Lines out the door. Empty shelves. Sold out toilet paper. Americans’ inclination to stockpile essentials has provided Costco with some degree of protection from the rest of the market’s cliff dive, analysts said. At week’s end, Costco shares closed at $302.27, just 3% down from the start of the month — and ahead of where it started the year. Costco CFO Richard Galanti told analysts last week that February sales were up by three percentage points as the wholesaler struggled to keep high-demand items — like hand sanitizer and disinfecting wipes — on its shelves, Bloomberg reported. But it’s not just hygiene products that are selling well: Even items unrelated to the pandemic, like patio furniture, have seen an uptick in sales, Galanti said.

Microsoft

After Microsoft announced in late February that due to coronavirus-slowed sales of Windows licenses it no longer expected to hit some revenue targets, shares fell from nearly $190 to close by week’s end at $158.83, just under where it opened the year. On the cloud computing front, Microsoft relies heavily on signing complex contracts with government agencies and corporations — for instance, JEDI, a $10 billion contract with the Pentagon. The coronavirus pandemic could complicate future cloud computing sales, said D. A. Davidson analyst Tom Forte. As of Friday, the Redmond-based computing giant is hanging on to its trillion-dollar market capitalization, though Forte said he expects in coming weeks Microsoft will dip under that benchmark.

The exterior of Nordstrom’s new flagship store in New York City in October.  (Andy Bao / The Seattle Times)
The exterior of Nordstrom’s new flagship store in New York City in October. (Andy Bao / The Seattle Times)

 

Nordstrom

Shoppers know Nordy’s for stellar in-person service — so just how viable is the luxury retailer, which spent more than $500 million to open a 320,000-square-foot flagship store in New York last year, in this season of social distancing? Nordstrom’s strong e-commerce division, which has been a bright spot for the company amid falling overall sales, means the company is better situated than most department stores, said Neil Saunders, managing director of GlobalData Retail — but that may not be saying much as pandemic-panicked consumers rein in discretionary spending. Friday, Nordstrom shares closed at $21.59, eliminating the share price boost that came on the heels of the flagship opening.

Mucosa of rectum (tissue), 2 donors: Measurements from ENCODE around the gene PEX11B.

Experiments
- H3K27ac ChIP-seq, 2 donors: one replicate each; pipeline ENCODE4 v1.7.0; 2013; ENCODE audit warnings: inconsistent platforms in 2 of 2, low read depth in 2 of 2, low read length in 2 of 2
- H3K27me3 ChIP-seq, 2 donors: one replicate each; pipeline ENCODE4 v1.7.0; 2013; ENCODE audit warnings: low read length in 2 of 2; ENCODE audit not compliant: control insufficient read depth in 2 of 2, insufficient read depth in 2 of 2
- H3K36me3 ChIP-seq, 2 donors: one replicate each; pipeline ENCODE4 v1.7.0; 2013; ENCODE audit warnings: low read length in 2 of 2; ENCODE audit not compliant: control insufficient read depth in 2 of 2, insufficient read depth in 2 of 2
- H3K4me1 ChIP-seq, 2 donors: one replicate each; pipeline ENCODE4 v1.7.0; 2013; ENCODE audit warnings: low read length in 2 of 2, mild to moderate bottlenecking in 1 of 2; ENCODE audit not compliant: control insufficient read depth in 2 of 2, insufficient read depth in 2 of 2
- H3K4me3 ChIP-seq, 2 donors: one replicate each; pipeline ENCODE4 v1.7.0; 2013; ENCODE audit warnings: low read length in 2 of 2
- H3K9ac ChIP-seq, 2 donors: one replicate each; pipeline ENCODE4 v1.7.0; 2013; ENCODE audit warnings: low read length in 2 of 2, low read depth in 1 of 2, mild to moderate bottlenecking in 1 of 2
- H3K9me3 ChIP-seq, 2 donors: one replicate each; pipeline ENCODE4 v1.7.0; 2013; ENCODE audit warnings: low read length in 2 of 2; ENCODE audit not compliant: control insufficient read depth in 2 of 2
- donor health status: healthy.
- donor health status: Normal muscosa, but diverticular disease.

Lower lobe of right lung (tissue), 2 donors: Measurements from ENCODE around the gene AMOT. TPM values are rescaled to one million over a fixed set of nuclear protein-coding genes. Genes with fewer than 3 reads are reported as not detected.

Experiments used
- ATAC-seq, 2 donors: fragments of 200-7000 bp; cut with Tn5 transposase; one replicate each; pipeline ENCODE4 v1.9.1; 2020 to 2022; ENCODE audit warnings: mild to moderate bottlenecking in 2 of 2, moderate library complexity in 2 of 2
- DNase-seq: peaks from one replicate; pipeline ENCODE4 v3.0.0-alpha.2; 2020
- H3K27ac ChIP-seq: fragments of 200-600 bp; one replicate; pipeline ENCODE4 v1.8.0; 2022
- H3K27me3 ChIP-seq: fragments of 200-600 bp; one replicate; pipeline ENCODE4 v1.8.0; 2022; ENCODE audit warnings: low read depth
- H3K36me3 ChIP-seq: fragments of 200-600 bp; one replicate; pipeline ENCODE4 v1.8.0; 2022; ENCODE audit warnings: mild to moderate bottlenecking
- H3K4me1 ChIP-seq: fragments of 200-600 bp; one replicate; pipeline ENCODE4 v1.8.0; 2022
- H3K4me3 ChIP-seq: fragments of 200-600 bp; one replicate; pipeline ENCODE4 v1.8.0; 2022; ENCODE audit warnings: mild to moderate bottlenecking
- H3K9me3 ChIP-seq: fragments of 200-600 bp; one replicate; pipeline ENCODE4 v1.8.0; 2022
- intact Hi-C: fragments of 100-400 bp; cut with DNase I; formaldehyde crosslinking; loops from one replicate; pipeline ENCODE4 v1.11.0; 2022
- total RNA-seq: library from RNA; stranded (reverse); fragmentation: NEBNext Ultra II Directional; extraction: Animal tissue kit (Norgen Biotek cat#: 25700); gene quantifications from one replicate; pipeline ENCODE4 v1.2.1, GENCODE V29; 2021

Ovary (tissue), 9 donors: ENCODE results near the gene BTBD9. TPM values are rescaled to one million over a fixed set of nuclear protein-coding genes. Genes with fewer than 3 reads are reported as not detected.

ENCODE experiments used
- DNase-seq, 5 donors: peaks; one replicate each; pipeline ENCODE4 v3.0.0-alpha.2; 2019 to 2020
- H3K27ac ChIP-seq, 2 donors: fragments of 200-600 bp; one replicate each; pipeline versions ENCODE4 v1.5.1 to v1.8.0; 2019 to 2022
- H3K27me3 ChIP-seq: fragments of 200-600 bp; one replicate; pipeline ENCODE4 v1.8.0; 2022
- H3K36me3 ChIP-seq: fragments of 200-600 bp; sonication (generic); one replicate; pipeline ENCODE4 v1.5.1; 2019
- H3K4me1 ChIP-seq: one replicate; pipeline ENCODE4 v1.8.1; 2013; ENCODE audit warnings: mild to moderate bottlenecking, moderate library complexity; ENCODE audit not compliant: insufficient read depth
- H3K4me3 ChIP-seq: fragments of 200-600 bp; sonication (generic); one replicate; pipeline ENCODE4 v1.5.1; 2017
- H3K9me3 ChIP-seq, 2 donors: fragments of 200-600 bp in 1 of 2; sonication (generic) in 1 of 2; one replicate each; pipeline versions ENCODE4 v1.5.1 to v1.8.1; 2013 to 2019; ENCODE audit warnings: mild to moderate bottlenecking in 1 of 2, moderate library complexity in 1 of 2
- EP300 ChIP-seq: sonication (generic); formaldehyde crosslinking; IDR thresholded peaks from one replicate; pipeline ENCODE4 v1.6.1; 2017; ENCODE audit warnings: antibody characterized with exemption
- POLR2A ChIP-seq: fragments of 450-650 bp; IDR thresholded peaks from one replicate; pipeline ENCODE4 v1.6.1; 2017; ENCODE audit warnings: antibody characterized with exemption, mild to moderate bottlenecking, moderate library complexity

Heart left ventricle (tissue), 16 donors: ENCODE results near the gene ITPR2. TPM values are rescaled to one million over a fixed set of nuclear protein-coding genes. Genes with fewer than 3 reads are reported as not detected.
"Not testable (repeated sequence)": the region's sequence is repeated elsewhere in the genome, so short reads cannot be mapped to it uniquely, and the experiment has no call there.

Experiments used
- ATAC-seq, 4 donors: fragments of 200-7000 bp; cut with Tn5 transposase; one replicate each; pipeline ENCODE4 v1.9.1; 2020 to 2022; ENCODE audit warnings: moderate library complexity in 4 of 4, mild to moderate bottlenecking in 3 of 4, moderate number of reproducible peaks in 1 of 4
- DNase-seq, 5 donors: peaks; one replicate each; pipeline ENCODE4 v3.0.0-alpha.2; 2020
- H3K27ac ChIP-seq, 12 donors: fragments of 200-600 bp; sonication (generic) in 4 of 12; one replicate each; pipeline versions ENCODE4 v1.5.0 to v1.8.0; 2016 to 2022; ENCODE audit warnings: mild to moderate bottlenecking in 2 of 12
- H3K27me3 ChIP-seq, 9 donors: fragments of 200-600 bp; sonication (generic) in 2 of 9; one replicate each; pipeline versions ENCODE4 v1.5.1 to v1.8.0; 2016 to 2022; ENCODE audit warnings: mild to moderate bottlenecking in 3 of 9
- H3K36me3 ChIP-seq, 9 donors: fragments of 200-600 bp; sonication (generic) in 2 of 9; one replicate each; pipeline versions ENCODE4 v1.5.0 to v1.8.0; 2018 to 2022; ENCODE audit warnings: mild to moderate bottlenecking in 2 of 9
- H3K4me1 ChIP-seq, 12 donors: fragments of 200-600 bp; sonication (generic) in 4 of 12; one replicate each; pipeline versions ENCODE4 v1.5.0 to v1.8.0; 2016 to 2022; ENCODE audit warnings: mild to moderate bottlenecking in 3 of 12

Starbucks

Starbucks was the first among large Seattle-area companies to see fallout from the coronavirus: The coffee giant closed half its China stores in late January due to the outbreak. Most have since reopened, but the company still anticipates sales in China this quarter to fall by around 50%, as much as $430 million, from last year. Even as the transmission of the disease slows in China, Starbucks’ 35,000 worldwide stores are likely to see declining sales as caffeine-drinkers forego the “third place” for lattes brewed at home. Shares have fallen from a six-month high of $93.75 in January to $69.92, a 25% drop.

T-Mobile

Coronavirus has not changed the final question mark hanging over T-Mobile: Whether its $26.5 billion takeover of Sprint will be approved by the California Public Utilities Commission. Last week, the answer seemed to be yes. An administrative law judge with the commission recommended the merger go ahead, briefly buoying shares of both companies. The telecom’s shares overall were down 8% from the start of the week, to close at $85.39 — still 8.7% above where it opened the year.

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(Anika Varty / The Seattle Times)